Anabolic androgenic steroid (AAS) abuse is widespread in competitive sports. It has been estimated that close to 3% of American adults have used AAS. (1) In one study 29% of college football players and 21% of male track and field athletes reported use. (2) Self admitted use of AAS in elite power lifters was 55% in another study. (3)
For over two decades there has been an epidemic of American professional wrestlers dying young. Keith Pinckard, M.D., Ph.D, a forensic pathologist in Dallas, Texas who has followed deaths in professional wrestling estimated that professional wrestlers are 12 times more likely to die of heart disease than other individuals ages 25 to 44. (5) That AAS can cause heart disease has been well known for a number of years.
There have also been reports of cardiomyopathy occurring in AAS users. (10, 11) There are studies that show AAS can cause abnormal enlargement of the left heart ventricle that can persist even after stopping drug use. (12) Such changes to the heart function can cause heart failure (13) and even sudden death. (14)
Other specific complications that have been reported in AAS users include pulmonary embolism (15), hypertension (16), adverse cholesterol profiles (17), and lethal heart rhythms (18).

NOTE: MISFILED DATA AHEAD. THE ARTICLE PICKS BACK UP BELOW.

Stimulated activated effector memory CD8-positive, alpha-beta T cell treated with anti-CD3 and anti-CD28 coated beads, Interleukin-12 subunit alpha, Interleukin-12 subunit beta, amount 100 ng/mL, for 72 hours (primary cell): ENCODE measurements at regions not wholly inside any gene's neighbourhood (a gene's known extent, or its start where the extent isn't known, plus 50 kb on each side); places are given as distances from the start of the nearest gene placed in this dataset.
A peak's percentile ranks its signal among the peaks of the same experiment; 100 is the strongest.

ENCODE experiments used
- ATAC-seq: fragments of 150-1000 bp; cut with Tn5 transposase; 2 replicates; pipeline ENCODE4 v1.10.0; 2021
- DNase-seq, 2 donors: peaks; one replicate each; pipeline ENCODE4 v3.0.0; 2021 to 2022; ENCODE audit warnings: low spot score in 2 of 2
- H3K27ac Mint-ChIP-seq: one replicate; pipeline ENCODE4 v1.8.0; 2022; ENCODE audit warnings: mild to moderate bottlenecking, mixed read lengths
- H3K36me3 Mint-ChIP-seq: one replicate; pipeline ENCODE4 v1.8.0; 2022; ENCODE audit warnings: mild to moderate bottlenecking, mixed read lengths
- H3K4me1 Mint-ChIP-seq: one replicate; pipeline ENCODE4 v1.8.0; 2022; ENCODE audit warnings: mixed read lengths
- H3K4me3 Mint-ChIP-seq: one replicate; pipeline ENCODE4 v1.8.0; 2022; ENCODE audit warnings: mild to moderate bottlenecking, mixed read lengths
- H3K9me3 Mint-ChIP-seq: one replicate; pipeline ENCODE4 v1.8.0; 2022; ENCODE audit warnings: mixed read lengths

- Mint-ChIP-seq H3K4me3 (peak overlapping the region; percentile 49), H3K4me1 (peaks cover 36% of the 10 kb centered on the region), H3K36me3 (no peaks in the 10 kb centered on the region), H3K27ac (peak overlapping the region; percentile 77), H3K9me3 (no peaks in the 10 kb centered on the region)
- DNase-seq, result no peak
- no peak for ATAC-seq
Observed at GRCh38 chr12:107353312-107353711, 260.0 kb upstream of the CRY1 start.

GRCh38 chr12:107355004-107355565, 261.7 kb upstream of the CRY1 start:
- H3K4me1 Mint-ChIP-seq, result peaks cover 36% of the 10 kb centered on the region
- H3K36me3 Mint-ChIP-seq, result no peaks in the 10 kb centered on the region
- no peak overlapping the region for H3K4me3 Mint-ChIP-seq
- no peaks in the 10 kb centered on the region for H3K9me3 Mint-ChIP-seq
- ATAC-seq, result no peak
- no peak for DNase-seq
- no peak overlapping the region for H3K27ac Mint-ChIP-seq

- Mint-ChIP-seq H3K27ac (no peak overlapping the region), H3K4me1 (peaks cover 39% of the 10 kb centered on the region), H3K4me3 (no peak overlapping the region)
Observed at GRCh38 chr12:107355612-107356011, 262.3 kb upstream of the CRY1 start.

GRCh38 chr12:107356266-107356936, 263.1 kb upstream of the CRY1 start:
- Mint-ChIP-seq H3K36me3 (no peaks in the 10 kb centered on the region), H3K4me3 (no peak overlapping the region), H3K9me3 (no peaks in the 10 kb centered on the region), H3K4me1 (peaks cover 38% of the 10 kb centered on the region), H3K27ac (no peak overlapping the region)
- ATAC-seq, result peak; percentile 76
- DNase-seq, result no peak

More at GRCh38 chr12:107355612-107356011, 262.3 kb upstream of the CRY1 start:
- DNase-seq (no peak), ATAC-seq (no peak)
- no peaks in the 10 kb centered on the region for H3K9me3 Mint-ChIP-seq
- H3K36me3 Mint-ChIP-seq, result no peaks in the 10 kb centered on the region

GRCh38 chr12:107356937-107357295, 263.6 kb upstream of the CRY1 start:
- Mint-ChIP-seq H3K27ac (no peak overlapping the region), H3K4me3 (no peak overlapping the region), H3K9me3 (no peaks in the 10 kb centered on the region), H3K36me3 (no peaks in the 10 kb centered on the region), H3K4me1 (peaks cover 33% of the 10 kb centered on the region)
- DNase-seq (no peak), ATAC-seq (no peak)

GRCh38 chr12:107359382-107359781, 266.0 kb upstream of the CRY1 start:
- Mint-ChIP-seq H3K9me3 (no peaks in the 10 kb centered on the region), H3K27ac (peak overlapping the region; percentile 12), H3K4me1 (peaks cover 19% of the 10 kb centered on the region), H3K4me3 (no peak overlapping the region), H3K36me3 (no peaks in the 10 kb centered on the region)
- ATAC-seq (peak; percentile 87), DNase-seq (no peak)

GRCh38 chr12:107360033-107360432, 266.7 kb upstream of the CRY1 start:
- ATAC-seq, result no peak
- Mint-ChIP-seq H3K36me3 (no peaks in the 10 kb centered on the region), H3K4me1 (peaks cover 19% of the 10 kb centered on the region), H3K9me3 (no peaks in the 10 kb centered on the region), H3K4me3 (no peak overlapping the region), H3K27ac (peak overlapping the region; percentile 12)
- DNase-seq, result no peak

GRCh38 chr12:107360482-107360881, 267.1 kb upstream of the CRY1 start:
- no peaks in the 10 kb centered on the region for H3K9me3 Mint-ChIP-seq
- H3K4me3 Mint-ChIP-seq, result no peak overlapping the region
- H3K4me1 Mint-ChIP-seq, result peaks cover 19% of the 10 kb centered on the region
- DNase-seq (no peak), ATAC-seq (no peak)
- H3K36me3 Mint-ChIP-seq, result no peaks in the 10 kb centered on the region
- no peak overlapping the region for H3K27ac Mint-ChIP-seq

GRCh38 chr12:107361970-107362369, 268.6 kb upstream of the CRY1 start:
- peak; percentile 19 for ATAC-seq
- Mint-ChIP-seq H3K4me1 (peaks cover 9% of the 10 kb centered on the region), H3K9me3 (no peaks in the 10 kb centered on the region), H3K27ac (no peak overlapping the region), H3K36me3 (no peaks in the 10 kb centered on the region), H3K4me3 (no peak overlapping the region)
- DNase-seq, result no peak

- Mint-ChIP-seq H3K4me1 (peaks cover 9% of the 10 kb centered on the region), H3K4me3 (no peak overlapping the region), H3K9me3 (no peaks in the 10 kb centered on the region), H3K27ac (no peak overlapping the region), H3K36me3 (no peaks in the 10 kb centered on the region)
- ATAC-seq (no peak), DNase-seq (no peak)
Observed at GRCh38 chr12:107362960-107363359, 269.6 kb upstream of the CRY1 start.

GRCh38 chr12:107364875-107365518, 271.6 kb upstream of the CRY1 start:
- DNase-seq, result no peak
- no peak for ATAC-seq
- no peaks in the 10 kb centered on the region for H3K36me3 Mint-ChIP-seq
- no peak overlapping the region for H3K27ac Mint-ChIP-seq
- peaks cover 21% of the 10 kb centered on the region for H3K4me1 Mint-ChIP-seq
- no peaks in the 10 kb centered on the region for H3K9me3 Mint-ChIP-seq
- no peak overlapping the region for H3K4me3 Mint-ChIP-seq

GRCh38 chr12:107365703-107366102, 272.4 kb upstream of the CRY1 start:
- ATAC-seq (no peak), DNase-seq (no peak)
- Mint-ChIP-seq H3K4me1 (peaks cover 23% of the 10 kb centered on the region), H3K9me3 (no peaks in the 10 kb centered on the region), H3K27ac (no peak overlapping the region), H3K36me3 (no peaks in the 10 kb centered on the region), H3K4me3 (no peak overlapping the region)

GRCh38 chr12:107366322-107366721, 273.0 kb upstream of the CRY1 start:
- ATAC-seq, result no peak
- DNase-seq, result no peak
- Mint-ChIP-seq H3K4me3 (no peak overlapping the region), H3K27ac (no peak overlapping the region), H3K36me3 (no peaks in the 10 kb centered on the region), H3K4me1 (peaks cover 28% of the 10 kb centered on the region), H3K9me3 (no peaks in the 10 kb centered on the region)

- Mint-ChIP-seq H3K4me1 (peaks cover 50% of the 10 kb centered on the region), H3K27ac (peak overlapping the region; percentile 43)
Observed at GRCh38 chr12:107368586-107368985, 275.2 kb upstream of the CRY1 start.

On February 27, 2006 WWE implemented a Wellness Program that included a substance abuse and drug policy. (19) The non-medical use of AAS which include and are based on the natural steroid testosterone is prohibited. It is too early to know what effect this new policy will have on the death rate of professional wrestlers.
- National Institute on Drug Abuse (NIDA) notes 2000; 15(3): 15.
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- United States v. Vincent K. McMahon and Titan Sports, No 93-CT-1276.
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- Ugersk Laeger 1991; 153: 587.
- Am J Heart 1992; 124: 507.
- Physician Sportsmed 1988; 16(11): 109.
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- Prog Cardiovasc Dis 1998; 41: 1.
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- Med Toxicol Adverse Drug Exp 1989; 4: 254.
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- Am J Cardio 2000; 85 (10): 1212.
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